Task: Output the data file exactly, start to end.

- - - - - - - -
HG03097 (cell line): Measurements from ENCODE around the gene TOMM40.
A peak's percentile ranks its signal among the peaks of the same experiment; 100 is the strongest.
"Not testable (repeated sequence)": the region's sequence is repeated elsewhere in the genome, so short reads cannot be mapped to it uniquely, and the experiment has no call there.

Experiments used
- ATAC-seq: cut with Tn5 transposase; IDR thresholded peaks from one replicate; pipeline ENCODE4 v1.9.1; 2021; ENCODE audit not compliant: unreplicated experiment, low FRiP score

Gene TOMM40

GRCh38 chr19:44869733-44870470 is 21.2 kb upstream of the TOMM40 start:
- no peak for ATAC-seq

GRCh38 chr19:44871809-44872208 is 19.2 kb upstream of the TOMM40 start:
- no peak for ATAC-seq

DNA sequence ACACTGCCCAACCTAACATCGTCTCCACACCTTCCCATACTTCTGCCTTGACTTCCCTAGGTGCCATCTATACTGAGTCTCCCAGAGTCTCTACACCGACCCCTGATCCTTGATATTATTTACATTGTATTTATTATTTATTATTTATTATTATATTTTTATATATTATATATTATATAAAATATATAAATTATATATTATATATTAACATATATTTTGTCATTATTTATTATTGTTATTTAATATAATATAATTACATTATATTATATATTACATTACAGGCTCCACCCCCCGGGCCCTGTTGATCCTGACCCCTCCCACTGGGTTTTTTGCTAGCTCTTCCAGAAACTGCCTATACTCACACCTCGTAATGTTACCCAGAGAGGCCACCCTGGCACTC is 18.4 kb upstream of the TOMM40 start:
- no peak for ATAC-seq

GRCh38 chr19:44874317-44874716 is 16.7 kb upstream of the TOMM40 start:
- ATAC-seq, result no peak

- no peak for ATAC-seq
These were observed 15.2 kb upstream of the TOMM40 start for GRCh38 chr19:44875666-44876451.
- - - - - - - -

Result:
HG03097 (cell line): Measurements from ENCODE around the gene TOMM40.
A peak's percentile ranks its signal among the peaks of the same experiment; 100 is the strongest.
"Not testable (repeated sequence)": the region's sequence is repeated elsewhere in the genome, so short reads cannot be mapped to it uniquely, and the experiment has no call there.

Experiments used
- ATAC-seq: cut with Tn5 transposase; IDR thresholded peaks from one replicate; pipeline ENCODE4 v1.9.1; 2021; ENCODE audit not compliant: unreplicated experiment, low FRiP score

Gene TOMM40

GRCh38 chr19:44869733-44870470 is 21.2 kb upstream of the TOMM40 start:
- no peak for ATAC-seq

GRCh38 chr19:44871809-44872208 is 19.2 kb upstream of the TOMM40 start:
- no peak for ATAC-seq

DNA sequence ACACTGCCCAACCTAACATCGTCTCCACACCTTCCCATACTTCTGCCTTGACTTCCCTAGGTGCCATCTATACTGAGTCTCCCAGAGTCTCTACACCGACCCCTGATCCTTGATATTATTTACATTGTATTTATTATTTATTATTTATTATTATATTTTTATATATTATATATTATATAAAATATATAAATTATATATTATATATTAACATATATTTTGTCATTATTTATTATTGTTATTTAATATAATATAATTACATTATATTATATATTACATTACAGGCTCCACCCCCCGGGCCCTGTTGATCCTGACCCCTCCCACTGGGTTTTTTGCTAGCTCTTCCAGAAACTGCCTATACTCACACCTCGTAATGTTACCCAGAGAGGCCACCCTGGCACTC is 18.4 kb upstream of the TOMM40 start:
- no peak for ATAC-seq

GRCh38 chr19:44874317-44874716 is 16.7 kb upstream of the TOMM40 start:
- ATAC-seq, result no peak

- no peak for ATAC-seq
These were observed 15.2 kb upstream of the TOMM40 start for GRCh38 chr19:44875666-44876451.